Rodney Times : December 23rd 2010
5 RODNEY TIMES, DECEMBER 23, 2010 NEWS South Island - May 2011 Experience the splendour of New Zealand The tour covers all of the South Island, and 4 nights in the North Island. It will be running from Auckland to Auckland -May 2-20, 2011 This is an all inclusive tour, and has Home Pick up and drop offs available. Relax and enjoy New Zealand with us, you will love it... Download the tour details from our website now www.bayescoachlines.co.nz Or contact us now for a copy of the itinerary and booking form, Ph: 09 426 5504 Email: email@example.com Bayes Tours 3378536AB 3378192AA Keep Sun Safe - Herbal screen for noses & ears Real camping tucker Luxurious leads and corker collars 1st Aid Packs - serious stuff for you & your mate Lifejackets - be safe, be seen ANIMAL HEALTH CENTRE OPEN 7 DAYS PH: 09 427 8122 Cnr Hibiscus Coast H'way & Moenui Ave Orewa ATTENTION SEA DOGS & CAMPING CATS Support eases grief Light ahead: Jon and Debra Perrett are pictured with their late daughter Claire's partner Aaron Jessen and son Chase. They are grateful for the support shown by family, friends and community. Photo: CAROLYN THOMAS By CAROLYN THOMAS Claire Perrett was a popular and much-loved young woman. That showed on November 27 when 230 people turned out to raise more than $20,000 for her two-year-old son Chase. Claire, 21, died in a car accident on Taylor Rd, Waimauku, in July. Her father Jon Perrett says the effort and gen- erosity of everyone involved in the fundraising concert at the Kumeu hall was amazing. Friends, family and the community including businesses, musicians and others rallied around. People have been so generous, Mr Perrett says. We want to say a big thank you to every- one who helped and donated. More than 40 items were donated including a television, saw bench and restaurant vouchers. Funds have been put into a family trust for Chase, who is being raised by Claire s part- ner Aaron Jessen. The concert also gave the family, including Claire s mum Debra and her older brothers Sam and Adam, something to focus on. It helped us with our grieving process, Mr Perrett says. Family friend Charlie Unwin, who is also Aaron s uncle, led the efforts with Karyn Davy organising the entertain- ment. A committee was also formed that included some of Claire s friends. Everyone was saying what could we do to help, Mr Perrett says. They know you re going through pain, they know you re hurting and they wanted to do something. Musicians performed, including the band that played at Claire s 21st birthday party. They wanted to play, Mr Perrett says. A nice bunch of boys. Hesaysitwasa special night with a range of emotions. It was a good feeling because everyone knew why they were there. There was a nice vibe. He says anyone who knew Claire will never forget her. The Perrett family has lived on Taylor Rd for about 25 years -- near the corner where Claire s accident happened. Mr Perrett says it helps to have his grand- son around. Without him it would be much harder. He really gives us a purpose -- he s our little gift from Claire. Warmer weather bad for seabirds Warmer settled wea- ther may be good for boaties but bad for seabirds with many dead birds washing up. There are some major oceanic changes going on this year which are affecting a range of seabirds. The overall driver is the La Nina climate pattern which is having its biggest event since 1975, Conservation Department seabird scientist Graeme Tay- lor says. Calmer seas are stopping the mix of deeper and surface water which drives pro- ductivity and food pro- duction in the ocean. So the warmer, calmer seas are making it harder for seabirds to find food, he says. The end result is lots of seabirds struggling to feed their chicks or getting into breeding condition. Problems I have seen so far are lots of very small, runty chicks in the grey-faced petrel nests at Bethells Beach, delayed breed- ing and partners being late to return to incu- bate in sooty and flesh- footed shearwaters, die-offs of blue penguin fledglings on northern beaches, and now gannets are struggling to feed their chicks, Mr Taylor says. La Nina brings cool water from the Humbolt current off South America up to the equator and pushes this relatively colder water along the equator, reversing the current which normally flows west to east. The warmer water is pushed ahead of it -- north, and also south in the western Pacific towards Australia. Warmer accompanying air can hold more moisture, and this is bringing rainfall and flooding in Queensland and New South Wales, and eventually more north-easterly winds, he says. This could well see tropical cyclones in northern New Zealand from January to May as the Coral Sea off Queensland heats up. The warmer seas north and west of New Zealand are affecting local weather patterns, Mr Taylor says. In early spring it meant storms in the north as anticyclones went south and settled east of the country. Now the anticyclones have moved into the central Tasman Sea and northern regions, bringing calmer wea- ther and seas but less ocean production. This will see a bad year for seabirds, although last year was very good, Mr Taylor says. A lot of chicks and adults will wash up dead or dying this sum- mer, and people will want to help them. In the end it s nature s way of weeding out the weak from the strong. Helping weak birds could be futile as they will still need to find food in the ocean once released, he says.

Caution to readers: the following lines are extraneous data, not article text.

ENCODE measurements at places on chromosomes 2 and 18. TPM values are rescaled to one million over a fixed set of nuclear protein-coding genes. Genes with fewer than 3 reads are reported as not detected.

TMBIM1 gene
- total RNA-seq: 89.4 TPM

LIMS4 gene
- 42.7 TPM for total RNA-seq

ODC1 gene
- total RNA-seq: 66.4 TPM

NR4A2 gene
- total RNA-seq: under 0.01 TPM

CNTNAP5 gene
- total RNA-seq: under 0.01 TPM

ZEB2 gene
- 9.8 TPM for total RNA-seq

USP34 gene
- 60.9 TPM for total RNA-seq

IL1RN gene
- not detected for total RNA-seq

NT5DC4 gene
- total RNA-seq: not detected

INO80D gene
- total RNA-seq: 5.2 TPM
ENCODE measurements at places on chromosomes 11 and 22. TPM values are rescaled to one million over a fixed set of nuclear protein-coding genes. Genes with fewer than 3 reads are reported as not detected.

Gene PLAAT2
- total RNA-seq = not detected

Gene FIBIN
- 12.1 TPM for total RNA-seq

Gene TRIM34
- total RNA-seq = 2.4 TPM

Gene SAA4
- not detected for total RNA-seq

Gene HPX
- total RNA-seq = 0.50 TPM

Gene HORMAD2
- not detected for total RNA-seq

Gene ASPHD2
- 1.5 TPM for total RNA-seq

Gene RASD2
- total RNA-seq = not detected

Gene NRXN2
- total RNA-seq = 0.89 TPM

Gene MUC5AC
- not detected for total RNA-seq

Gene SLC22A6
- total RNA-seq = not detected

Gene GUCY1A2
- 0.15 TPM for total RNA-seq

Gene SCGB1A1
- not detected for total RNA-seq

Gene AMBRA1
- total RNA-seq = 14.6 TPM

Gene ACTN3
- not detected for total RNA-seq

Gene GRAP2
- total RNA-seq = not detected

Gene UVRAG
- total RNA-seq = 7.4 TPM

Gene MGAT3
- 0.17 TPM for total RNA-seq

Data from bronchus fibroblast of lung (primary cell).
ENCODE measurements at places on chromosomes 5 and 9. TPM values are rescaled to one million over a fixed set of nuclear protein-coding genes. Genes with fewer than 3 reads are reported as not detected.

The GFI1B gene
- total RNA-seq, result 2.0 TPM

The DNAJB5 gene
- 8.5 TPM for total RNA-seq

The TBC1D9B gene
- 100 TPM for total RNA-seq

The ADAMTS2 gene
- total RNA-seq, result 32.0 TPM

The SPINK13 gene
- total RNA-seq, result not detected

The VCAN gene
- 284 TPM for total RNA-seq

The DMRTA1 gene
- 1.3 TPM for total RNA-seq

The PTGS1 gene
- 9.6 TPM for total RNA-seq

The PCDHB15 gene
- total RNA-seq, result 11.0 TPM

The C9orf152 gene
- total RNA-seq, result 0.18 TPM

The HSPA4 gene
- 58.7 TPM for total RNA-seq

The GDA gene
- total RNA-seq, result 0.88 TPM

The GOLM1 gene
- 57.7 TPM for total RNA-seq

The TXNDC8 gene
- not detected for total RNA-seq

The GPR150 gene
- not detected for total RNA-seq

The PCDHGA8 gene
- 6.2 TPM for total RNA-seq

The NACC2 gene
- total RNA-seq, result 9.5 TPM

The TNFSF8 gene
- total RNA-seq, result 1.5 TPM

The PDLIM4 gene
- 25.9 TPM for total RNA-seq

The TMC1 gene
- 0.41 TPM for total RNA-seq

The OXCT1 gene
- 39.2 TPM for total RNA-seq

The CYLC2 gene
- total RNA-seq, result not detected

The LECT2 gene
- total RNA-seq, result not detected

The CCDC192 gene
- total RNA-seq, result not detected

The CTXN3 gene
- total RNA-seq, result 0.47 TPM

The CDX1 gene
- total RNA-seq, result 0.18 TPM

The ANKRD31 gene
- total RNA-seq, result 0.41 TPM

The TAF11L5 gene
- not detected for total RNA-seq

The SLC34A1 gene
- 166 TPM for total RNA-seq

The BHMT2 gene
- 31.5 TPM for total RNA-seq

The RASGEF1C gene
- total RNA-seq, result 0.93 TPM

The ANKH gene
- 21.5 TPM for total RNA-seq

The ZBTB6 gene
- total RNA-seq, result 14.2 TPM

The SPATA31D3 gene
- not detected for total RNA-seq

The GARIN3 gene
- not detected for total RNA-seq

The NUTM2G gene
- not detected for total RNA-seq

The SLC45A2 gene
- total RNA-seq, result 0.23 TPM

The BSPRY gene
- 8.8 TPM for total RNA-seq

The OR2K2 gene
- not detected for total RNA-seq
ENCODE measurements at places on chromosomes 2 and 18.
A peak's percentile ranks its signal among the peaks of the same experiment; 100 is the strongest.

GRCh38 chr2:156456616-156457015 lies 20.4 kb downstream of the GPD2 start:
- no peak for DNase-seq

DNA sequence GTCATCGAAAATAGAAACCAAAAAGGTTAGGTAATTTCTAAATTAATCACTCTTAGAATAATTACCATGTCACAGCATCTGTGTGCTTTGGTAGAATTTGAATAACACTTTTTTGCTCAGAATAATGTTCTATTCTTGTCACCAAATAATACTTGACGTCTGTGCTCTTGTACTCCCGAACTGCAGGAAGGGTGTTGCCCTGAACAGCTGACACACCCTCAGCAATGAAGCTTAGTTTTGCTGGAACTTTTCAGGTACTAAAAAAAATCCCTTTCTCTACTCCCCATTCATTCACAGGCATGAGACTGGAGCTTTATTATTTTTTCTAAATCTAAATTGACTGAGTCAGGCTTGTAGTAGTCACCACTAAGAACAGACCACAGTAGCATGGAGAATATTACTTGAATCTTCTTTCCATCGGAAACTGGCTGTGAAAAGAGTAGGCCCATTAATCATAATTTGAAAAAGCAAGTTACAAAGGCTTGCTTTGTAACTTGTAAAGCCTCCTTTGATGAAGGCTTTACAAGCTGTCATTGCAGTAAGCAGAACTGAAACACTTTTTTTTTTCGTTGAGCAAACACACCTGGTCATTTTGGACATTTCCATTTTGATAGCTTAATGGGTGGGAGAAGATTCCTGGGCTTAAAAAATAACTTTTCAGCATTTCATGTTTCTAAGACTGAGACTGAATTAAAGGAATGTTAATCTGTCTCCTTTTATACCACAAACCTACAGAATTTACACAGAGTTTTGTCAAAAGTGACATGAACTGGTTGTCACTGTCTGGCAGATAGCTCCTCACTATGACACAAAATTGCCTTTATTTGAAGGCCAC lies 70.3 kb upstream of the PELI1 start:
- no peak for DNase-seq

December 21st 2010
December 30th 2010